"MULTI-ENZYME SYSTEMS IN SOLID-PHASE; THE NEW WAVE OF THE SYNTHETIC BIOLOGY"
Who: Fernando López Gallego, CIC biomaGUNE, Donostia, Spain
Place: nanoGUNE seminar room, Tolosa Hiribidea 76, Donostia - San Sebastian
Date: Monday, 28 July 2014, 11:00
Host: R. Perez-Jimenez
CORRECTION: 28TH JULY MONDAY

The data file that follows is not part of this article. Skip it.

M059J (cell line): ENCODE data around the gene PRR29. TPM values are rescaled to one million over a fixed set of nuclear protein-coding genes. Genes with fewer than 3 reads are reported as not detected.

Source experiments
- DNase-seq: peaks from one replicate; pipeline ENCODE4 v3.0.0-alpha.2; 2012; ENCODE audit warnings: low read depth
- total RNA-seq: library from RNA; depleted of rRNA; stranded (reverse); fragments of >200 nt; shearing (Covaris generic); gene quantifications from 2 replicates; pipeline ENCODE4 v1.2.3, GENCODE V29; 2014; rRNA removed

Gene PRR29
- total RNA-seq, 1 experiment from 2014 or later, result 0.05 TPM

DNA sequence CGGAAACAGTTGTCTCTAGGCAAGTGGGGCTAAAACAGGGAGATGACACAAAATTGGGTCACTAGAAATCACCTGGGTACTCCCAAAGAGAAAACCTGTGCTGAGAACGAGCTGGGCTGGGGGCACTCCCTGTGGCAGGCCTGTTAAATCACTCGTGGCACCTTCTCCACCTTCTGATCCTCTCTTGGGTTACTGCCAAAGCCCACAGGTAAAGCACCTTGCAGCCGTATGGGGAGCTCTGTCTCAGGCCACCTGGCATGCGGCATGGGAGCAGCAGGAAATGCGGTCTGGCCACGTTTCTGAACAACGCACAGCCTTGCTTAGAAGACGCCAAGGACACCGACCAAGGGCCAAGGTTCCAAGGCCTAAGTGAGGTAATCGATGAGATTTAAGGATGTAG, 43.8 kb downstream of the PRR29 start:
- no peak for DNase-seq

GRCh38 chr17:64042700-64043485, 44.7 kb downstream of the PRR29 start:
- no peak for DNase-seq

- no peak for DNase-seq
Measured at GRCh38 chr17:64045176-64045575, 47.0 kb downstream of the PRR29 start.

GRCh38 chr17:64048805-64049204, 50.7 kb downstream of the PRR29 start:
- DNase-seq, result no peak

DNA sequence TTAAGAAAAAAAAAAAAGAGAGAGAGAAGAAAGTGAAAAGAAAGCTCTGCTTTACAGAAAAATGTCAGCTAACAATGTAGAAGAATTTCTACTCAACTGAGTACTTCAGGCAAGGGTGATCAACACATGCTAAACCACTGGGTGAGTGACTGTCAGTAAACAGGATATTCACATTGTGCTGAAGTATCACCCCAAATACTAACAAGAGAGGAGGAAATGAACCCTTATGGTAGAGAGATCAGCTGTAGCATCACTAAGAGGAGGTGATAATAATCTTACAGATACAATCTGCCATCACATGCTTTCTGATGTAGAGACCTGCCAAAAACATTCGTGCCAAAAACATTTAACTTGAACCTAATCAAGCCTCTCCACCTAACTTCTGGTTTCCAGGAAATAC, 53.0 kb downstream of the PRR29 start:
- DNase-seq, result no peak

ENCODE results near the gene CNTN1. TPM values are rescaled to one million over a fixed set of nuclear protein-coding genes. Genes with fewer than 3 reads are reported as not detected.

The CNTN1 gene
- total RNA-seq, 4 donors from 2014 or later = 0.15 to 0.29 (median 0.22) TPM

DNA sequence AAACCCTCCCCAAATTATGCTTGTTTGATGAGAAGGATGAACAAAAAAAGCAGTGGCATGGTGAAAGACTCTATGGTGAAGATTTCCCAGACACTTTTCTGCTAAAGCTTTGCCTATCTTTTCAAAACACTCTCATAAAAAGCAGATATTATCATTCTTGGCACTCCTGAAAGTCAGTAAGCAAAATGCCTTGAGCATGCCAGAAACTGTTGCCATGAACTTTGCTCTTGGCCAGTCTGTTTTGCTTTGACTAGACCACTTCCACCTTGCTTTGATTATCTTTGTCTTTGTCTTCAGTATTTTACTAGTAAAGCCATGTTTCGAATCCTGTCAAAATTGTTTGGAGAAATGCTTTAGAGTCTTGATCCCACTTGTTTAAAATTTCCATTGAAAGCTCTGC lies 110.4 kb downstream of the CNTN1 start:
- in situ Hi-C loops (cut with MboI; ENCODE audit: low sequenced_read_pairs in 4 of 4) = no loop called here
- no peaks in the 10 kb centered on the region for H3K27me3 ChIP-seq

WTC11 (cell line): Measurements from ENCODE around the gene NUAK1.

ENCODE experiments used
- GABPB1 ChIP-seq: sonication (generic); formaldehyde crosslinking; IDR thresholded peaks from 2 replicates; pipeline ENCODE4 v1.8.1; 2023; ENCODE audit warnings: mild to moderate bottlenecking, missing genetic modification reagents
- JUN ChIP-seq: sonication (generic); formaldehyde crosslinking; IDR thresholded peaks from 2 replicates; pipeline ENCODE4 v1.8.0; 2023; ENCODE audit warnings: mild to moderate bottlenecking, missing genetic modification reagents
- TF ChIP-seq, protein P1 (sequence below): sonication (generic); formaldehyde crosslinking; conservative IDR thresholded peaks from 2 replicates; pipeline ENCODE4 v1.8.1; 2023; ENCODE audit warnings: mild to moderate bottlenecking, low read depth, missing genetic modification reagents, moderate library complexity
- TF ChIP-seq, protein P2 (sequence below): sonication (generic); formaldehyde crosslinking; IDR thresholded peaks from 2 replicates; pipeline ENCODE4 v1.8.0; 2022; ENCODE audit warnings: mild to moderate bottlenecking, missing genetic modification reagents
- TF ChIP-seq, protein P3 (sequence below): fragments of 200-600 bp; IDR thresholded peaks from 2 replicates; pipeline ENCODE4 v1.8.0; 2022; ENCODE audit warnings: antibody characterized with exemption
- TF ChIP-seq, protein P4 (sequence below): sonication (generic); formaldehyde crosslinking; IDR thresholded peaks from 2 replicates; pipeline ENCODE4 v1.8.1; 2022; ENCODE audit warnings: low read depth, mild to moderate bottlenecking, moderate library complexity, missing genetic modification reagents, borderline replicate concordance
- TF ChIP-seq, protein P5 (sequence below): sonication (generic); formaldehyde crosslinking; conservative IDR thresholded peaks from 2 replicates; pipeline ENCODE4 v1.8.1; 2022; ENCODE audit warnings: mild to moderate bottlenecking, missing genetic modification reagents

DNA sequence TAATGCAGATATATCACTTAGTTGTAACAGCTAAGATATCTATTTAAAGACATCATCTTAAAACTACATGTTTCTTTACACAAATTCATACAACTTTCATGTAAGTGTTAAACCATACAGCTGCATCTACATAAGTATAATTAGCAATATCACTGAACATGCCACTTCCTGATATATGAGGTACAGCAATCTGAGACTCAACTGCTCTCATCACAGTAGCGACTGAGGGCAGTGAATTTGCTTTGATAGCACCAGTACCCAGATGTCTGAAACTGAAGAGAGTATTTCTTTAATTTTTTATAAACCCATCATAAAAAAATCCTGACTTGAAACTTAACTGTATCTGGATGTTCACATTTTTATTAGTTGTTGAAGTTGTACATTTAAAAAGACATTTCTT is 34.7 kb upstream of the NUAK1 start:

Nanobiotechnology and synthetic biology are emerging disciplines that merge biology and chemistry to assemble biological machineries onto functionalized nano/micro-structured materials. Nowadays, developing of novel advanced materials is broadening the application of this discipline; however the incorporation of complex biological machineries to such materials is still an unmet need. Integration of advanced biological machineries (i.e. transcription/translation, photosynthetic or CO2 fixation systems) into nano-surfaces (i.e nanoparticles, nanotubes or nanowires) devises more complex functionalities of nanomaterials that will provide new solution for chemistry, medicine or applied life sciences. Inspired by the exquisite orchestration of biological machineries found in nature, researchers exploit them in artificial applications. This has become a reality by a multidisplinar approach that combines different areas such as protein engineering, surface chemistry and material science. Our research group has so far been focused mostly on applying multi-step biocatalytic strategies to synthetic and analytical chemistry by harnessing the exquisite selectivity of enzymes (biological catalysts) for the development of more sustainable and effective chemical processes. We pursue mimicking the spatial organization found inside the living organisms, but using ex-vivo systems supported on solid materials. To address such goal, we are interfacing chemistry and biology a) to assemble multi-enzyme cascades on porous carriers by activating such surfaces with different chemical groups that selectively immobilize the different enzymes (i.e. cofactor recycling systems integrated to redox enzymes) (1,2) b) to create synthetic scaffolds inspired in biological organizations to assemble biocatalytic cascades inside porous material with fine control of the nanometric localization of each biocatalyst and c) to create novel semi-synthetic proteins with artificial functionalities (3).